If your child needs an MRI, it's probably causing you some distress. It's important to remember that the procedure may be causing your child some distress as well. Regardless of their age, you need to make sure that their distress is alleviated before the procedure is performed. Being relaxed on the day of their MRI will help the process go smoothly. Here are four steps you can take to help your child prepare for their MRI.
Choose the Time Wisely
If your child is like most, they have certain times of the day when they're more alert and in a better mood. When scheduling the MRI, try to take that information into consideration. For instance, if you know your child is usually in a cranky mood during the late afternoon, avoid scheduling the MRI during that time. Try to aim for a time when your child is usually in a good mood, not hungry, and ready to lay down for a nap. This applies for older children as well. Teenagers can get moody mid-afternoon, too.
Let Them Choose a Security Item
If your child has a special blanket or stuffed animal that tends to calm them down, try and arrange for them to keep that item with them during the test. In some cases, small items can be held onto, as long as they don't interfere with the test results and don't contain any metal parts. If it's not possible for them to keep their security item with them, let them hold it until the test begins and then take it. Assure them that you'll be in the room holding their item until the test is over.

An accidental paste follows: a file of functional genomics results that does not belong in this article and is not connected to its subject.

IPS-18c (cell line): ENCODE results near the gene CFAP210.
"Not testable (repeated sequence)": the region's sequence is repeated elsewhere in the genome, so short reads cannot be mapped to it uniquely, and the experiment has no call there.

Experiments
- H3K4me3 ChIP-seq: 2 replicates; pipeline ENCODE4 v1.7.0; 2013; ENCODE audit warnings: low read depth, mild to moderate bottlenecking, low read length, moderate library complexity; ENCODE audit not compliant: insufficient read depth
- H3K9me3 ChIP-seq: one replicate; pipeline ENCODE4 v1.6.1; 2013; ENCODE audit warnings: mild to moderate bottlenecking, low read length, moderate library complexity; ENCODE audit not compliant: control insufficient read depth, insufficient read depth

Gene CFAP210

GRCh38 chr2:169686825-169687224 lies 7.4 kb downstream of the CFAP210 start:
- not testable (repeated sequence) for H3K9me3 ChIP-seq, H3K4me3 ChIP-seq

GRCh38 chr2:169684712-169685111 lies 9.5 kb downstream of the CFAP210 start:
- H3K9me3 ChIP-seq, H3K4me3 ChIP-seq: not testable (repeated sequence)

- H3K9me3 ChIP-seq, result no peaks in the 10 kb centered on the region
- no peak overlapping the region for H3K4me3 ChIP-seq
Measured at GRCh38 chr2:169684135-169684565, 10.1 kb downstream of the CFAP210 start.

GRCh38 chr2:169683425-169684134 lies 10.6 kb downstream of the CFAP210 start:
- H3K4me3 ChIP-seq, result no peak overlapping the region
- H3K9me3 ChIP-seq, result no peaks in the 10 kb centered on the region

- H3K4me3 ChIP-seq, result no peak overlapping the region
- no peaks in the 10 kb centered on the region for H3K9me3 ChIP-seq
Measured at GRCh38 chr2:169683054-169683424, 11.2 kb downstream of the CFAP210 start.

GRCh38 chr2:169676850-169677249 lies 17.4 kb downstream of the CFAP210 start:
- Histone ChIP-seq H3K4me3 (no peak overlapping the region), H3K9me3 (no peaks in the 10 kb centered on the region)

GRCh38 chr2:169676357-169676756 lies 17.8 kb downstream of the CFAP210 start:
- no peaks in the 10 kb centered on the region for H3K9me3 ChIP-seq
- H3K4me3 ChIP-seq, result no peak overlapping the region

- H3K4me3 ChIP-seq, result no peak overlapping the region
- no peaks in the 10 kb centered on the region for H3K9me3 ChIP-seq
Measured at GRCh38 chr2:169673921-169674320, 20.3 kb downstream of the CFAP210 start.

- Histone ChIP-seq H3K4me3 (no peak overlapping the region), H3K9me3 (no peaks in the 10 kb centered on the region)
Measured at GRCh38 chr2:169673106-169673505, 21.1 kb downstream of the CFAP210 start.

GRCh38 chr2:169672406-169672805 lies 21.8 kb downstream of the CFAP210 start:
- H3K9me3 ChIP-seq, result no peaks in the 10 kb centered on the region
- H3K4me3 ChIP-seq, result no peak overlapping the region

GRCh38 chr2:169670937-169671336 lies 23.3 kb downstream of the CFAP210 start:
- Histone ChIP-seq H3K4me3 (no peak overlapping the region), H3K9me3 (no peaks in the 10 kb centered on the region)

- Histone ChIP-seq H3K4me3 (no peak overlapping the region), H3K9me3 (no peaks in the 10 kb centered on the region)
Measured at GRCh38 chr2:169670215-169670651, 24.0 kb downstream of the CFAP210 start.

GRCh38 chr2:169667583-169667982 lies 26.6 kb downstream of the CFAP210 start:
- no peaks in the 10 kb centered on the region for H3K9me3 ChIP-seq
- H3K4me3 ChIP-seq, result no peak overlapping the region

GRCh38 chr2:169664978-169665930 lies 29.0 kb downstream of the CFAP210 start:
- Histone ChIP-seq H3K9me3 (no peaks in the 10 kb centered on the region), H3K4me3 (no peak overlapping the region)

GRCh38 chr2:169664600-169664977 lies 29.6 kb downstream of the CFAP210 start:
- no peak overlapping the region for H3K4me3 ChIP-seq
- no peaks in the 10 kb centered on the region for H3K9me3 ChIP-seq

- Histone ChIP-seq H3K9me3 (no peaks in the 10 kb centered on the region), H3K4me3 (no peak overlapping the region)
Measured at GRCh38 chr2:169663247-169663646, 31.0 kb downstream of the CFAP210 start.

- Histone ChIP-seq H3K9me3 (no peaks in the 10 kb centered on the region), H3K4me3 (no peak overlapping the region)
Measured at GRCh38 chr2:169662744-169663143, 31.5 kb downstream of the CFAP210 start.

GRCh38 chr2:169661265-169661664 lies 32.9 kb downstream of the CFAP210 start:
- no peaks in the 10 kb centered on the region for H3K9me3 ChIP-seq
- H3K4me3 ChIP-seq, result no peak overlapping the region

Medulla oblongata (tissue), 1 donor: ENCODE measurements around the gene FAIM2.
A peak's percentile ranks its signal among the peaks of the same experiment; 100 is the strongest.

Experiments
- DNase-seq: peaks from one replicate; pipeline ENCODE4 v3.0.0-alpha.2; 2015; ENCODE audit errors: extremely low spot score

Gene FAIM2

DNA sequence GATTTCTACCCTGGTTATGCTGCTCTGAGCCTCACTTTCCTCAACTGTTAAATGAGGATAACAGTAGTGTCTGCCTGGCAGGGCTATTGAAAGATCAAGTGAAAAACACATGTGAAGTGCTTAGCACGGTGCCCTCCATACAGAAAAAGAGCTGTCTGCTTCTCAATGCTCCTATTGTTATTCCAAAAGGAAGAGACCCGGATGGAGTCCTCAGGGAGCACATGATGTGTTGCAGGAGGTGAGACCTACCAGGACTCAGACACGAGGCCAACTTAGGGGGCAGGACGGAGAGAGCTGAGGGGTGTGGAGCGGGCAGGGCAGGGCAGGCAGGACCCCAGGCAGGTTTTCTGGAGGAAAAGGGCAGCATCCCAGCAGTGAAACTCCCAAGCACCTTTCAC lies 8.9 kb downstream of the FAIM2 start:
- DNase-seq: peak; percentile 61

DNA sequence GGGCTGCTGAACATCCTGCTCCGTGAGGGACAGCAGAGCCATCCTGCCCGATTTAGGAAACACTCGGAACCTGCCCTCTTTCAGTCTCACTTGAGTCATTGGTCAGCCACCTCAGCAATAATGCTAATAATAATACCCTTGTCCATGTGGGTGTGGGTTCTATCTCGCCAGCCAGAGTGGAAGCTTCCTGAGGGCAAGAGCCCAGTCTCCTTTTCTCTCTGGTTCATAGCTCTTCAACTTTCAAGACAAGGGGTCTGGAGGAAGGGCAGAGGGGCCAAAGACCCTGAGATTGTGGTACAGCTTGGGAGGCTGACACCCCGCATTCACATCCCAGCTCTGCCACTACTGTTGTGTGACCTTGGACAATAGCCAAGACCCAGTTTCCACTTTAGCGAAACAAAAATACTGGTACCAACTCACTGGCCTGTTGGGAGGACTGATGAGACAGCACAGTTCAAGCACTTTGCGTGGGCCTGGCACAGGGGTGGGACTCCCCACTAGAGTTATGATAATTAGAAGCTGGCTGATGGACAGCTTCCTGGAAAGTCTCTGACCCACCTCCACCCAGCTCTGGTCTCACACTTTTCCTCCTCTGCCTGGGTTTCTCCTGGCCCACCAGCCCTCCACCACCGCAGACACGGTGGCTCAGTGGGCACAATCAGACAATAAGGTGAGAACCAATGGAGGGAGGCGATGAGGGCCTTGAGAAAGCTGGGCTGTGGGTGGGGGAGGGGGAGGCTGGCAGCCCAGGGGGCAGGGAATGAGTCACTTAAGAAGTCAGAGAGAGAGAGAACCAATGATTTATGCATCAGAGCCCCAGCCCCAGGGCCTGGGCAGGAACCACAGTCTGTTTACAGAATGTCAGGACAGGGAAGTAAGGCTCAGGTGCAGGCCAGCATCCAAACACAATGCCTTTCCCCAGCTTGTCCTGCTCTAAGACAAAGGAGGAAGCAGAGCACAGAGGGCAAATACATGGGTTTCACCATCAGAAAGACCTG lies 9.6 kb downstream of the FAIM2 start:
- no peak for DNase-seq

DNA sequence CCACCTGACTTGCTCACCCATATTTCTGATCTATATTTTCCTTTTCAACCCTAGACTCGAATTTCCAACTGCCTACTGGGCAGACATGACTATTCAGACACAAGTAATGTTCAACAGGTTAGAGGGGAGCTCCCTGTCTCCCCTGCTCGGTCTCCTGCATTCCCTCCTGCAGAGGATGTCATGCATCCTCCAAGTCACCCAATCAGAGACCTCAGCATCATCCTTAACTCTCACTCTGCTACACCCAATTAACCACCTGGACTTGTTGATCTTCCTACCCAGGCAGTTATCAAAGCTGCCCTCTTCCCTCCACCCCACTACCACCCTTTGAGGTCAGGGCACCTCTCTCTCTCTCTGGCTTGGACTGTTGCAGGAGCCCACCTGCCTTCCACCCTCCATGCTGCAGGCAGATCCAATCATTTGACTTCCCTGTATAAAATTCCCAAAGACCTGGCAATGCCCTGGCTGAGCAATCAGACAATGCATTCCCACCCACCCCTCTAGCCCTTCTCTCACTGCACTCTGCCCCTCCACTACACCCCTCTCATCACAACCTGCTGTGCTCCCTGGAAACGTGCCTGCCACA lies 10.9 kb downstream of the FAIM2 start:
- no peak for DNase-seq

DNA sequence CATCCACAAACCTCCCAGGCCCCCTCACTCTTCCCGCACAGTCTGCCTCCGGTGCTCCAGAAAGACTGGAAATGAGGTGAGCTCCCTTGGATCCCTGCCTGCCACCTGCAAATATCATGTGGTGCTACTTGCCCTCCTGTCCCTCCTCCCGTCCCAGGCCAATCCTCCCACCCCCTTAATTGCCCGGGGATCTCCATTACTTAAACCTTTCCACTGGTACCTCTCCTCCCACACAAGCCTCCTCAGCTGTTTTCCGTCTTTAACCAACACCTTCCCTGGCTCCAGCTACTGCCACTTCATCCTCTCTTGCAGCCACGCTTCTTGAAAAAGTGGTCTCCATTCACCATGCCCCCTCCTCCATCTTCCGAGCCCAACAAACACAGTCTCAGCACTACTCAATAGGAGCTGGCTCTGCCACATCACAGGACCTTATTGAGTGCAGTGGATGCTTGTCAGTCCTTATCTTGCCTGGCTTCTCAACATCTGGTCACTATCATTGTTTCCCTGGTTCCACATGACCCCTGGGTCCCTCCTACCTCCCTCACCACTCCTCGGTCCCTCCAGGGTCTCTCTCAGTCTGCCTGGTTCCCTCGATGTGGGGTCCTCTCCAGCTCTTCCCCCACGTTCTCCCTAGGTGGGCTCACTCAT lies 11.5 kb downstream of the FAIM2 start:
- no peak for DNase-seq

Make Sure They're Well-Informed
If your child is old enough to ask questions about the procedure, be sure to answer those questions truthfully. If your child is concerned about the process, arrange for them to have a test run. Some facilities allow kids to take a practice run through the MRI machine so that they can get a feel for the procedure prior to their appointment. There are also educational videos that will teach your child about the MRI. These videos help kids understand what they'll be going through and will familiarize them with the sights and sounds they'll be exposed to during their MRI.
If your child is particularly apprehensive about the procedure, you should talk to their doctor about sedation. Sedation will ensure that your child is able to have their MRI without the distress associated with fear and anxiety. Your doctor will determine if sedation is a viable option for your child.